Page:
On Wednesday, Macy’s (NYSE: M) stunned investors with its first-quarter report, growing both sales and profit faster than expected. No discount tags on Macy’s stock, it rocketed up by 10%.
What does this mean?
Strong sales over the holiday period provided a rising tide that lifted the boats of all retailers in the US. For Macy’s, this was the icing on the cake of its turnaround under a new CEO.
Some observers thought Macy’s would struggle to grow in 2018 after its rockstar 2017 (after all, it’s still losing market share to a certain company that shares its name with a rainforest) but Macy’s stores all performed well. Quarterly sales at stores that were open a year ago grew by 4% (investors only expected 1% growth) and the company’s hiked its profit expectations for 2018 as a result.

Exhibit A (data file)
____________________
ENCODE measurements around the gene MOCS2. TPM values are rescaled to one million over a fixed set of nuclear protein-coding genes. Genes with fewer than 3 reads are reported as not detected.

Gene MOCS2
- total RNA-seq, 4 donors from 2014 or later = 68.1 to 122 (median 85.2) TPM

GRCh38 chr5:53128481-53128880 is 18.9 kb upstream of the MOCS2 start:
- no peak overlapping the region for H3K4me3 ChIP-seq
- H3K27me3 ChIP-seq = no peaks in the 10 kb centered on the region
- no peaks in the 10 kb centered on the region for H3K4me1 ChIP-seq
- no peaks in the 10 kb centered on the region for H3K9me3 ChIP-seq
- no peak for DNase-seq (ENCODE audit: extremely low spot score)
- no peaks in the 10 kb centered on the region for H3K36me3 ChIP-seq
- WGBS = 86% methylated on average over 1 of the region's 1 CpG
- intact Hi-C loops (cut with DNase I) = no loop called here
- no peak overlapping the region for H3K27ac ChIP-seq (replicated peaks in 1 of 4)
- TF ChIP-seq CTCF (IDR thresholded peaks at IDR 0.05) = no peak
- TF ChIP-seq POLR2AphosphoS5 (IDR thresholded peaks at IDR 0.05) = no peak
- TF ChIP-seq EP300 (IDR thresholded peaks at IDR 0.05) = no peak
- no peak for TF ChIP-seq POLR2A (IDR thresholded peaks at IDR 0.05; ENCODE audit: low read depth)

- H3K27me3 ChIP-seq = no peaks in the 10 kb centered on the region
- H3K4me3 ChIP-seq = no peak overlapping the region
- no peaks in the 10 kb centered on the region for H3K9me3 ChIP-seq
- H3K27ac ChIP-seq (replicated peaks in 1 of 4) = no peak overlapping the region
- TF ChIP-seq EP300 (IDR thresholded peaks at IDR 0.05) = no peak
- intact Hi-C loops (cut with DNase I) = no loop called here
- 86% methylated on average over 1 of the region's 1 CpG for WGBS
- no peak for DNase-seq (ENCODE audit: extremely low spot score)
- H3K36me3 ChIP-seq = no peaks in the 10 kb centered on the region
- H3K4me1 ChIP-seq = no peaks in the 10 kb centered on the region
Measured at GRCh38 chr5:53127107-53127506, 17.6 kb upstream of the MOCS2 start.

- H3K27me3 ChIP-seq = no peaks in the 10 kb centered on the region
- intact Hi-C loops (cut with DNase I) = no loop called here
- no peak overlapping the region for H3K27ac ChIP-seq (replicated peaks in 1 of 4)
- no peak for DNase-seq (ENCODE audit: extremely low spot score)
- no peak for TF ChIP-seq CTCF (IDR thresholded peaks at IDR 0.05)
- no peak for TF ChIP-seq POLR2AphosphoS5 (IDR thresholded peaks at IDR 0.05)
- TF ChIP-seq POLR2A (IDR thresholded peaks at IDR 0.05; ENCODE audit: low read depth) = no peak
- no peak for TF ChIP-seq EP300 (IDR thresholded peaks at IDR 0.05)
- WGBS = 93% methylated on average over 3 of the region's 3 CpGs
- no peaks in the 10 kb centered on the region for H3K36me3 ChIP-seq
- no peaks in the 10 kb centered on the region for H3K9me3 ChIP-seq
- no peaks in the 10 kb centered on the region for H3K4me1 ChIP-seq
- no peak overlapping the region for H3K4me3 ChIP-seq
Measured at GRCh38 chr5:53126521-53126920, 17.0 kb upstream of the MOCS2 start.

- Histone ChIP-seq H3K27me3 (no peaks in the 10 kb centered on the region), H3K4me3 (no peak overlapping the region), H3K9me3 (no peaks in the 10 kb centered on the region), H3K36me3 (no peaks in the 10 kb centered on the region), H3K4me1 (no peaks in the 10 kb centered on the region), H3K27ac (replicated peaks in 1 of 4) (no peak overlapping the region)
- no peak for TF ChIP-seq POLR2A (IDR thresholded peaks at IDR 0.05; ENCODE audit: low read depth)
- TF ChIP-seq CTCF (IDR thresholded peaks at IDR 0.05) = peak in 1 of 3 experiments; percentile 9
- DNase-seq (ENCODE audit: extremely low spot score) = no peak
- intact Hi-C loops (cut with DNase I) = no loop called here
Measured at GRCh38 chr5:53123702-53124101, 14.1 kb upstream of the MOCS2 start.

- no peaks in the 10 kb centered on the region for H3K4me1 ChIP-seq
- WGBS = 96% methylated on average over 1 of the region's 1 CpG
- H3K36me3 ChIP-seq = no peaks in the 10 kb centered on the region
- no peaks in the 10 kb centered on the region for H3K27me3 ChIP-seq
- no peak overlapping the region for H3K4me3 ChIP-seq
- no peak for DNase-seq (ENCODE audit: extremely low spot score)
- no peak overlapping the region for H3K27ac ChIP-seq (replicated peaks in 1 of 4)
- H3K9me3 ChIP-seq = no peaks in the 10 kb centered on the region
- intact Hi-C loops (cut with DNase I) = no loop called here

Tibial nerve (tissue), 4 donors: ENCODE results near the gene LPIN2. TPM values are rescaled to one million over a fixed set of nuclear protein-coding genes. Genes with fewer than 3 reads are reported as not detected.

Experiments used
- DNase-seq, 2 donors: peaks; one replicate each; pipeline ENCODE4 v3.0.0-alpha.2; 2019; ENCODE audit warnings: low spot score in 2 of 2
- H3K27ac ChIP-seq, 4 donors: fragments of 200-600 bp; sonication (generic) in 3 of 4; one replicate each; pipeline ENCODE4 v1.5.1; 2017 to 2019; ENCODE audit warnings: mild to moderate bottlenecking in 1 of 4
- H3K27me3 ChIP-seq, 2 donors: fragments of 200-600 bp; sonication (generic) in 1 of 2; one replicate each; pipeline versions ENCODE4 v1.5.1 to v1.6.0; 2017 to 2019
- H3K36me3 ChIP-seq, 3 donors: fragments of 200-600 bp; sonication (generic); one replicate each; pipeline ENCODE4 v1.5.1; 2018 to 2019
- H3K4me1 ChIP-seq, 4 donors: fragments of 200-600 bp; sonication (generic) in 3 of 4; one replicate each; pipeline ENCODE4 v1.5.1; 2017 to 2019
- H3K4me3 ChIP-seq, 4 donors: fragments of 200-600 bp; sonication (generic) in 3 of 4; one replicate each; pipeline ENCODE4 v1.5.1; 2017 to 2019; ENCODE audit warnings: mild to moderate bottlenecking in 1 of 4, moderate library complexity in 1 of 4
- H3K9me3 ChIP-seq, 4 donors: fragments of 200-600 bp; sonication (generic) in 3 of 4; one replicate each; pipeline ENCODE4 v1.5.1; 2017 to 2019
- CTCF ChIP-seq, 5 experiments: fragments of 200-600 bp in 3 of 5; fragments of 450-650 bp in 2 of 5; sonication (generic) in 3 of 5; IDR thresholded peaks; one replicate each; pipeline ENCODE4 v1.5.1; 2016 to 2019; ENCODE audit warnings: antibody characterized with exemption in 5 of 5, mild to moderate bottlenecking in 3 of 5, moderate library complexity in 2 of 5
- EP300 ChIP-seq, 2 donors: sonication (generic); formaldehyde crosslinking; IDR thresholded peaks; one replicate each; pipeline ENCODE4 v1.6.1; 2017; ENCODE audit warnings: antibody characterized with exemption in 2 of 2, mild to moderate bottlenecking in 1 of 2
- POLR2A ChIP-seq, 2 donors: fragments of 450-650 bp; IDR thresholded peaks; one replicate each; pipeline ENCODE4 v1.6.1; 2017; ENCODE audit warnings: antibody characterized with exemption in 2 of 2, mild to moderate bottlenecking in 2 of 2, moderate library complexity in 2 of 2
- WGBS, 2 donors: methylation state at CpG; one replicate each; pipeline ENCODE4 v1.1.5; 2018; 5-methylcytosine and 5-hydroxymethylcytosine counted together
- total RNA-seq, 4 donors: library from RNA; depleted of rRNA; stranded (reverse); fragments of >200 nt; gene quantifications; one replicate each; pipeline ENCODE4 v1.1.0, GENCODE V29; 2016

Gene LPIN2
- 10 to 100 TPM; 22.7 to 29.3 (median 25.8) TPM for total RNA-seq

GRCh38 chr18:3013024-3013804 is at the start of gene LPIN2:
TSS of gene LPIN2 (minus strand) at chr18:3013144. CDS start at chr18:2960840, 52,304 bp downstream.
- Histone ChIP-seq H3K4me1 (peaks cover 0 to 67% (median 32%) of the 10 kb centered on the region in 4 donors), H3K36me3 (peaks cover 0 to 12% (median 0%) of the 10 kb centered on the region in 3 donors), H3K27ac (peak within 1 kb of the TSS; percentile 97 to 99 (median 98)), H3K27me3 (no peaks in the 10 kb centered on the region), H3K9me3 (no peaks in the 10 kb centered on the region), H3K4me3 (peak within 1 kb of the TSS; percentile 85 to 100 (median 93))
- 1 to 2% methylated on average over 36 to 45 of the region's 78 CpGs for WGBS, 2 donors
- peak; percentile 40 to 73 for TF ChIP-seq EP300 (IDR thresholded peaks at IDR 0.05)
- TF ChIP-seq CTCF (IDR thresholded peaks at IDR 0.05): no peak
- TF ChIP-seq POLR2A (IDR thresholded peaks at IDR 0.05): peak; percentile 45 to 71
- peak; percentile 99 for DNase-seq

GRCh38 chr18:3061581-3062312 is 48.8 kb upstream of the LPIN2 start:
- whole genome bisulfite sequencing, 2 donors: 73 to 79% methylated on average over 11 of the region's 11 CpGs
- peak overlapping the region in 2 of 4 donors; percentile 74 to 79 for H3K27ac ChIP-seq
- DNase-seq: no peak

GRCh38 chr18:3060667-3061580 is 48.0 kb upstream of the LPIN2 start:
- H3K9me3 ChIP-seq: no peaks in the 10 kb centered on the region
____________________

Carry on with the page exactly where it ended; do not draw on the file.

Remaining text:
Why should investors care?
The bigger picture: Other retailers haven’t been so lucky.
While the sun’s shining on Macy’s, some department stores are stuck under a cloud. Lord & Taylor has hired advisors to guide it to fairer weather. They’re probably considering options ranging from shutting stores to an outright sale. Across the pond in the UK, retailers like Poundland are considering whether to halt bankruptcy plans in favor of a sale. And fashion empire Arcadia, owner of Topshop and Miss Selfridge, is contending with a 40% slump in its annual profit.
For markets: The Burberry turnaround is on track.
Burberry’s another retailer on a quest to refashion its recent chequered fortunes. By the end of 2017, the UK luxury company had installed a new CEO and creative director (which is important because they’re often credited with successful luxury brand turnarounds – like at Gucci). Burberry’s better-than-expected results on Wednesday sent the stock up by 4%, stoking investors’ belief in its new approach of focusing on higher-end products and customers.
This article was originally published by finimize.